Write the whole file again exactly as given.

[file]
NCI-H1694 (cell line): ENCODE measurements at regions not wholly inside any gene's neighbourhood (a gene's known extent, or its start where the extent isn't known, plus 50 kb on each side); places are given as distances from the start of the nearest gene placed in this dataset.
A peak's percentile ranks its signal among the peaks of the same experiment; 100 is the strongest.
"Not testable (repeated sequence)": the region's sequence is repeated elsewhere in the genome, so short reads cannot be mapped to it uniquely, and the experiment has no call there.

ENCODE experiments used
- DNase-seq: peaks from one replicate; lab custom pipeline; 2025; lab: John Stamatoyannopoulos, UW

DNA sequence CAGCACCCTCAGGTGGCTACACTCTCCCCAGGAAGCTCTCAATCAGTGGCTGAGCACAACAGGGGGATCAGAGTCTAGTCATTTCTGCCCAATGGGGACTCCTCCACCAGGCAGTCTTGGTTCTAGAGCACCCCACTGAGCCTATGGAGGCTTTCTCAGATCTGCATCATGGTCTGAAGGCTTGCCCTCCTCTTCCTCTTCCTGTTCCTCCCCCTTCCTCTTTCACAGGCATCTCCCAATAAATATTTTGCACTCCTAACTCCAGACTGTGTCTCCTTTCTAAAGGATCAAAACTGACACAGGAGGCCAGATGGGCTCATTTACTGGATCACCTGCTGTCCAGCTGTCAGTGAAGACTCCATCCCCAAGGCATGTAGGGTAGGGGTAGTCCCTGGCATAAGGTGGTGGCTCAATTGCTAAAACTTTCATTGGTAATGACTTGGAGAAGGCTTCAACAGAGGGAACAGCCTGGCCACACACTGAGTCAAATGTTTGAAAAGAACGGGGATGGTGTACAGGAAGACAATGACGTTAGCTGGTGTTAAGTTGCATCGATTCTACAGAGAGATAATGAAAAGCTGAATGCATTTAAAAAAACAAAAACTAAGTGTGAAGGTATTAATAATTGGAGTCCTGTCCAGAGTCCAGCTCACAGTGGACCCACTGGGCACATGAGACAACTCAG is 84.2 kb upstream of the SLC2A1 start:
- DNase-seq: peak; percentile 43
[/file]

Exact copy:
NCI-H1694 (cell line): ENCODE measurements at regions not wholly inside any gene's neighbourhood (a gene's known extent, or its start where the extent isn't known, plus 50 kb on each side); places are given as distances from the start of the nearest gene placed in this dataset.
A peak's percentile ranks its signal among the peaks of the same experiment; 100 is the strongest.
"Not testable (repeated sequence)": the region's sequence is repeated elsewhere in the genome, so short reads cannot be mapped to it uniquely, and the experiment has no call there.

ENCODE experiments used
- DNase-seq: peaks from one replicate; lab custom pipeline; 2025; lab: John Stamatoyannopoulos, UW

DNA sequence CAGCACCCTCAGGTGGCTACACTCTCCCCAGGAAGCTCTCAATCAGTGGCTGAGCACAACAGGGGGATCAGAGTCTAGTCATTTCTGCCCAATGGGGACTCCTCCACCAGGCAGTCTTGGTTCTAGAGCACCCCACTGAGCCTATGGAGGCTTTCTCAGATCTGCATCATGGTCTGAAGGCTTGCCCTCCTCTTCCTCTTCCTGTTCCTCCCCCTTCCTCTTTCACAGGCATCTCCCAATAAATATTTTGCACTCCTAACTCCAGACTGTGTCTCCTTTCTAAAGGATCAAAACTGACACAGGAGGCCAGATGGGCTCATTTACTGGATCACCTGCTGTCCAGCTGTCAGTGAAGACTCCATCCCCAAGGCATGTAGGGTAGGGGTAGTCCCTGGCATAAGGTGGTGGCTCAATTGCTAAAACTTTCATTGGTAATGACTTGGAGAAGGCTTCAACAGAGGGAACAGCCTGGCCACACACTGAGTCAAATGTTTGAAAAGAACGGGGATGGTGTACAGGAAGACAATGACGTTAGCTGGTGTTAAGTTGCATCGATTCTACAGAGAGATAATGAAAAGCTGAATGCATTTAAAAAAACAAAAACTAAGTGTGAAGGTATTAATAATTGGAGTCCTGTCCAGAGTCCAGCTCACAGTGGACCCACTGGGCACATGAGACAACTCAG is 84.2 kb upstream of the SLC2A1 start:
- DNase-seq: peak; percentile 43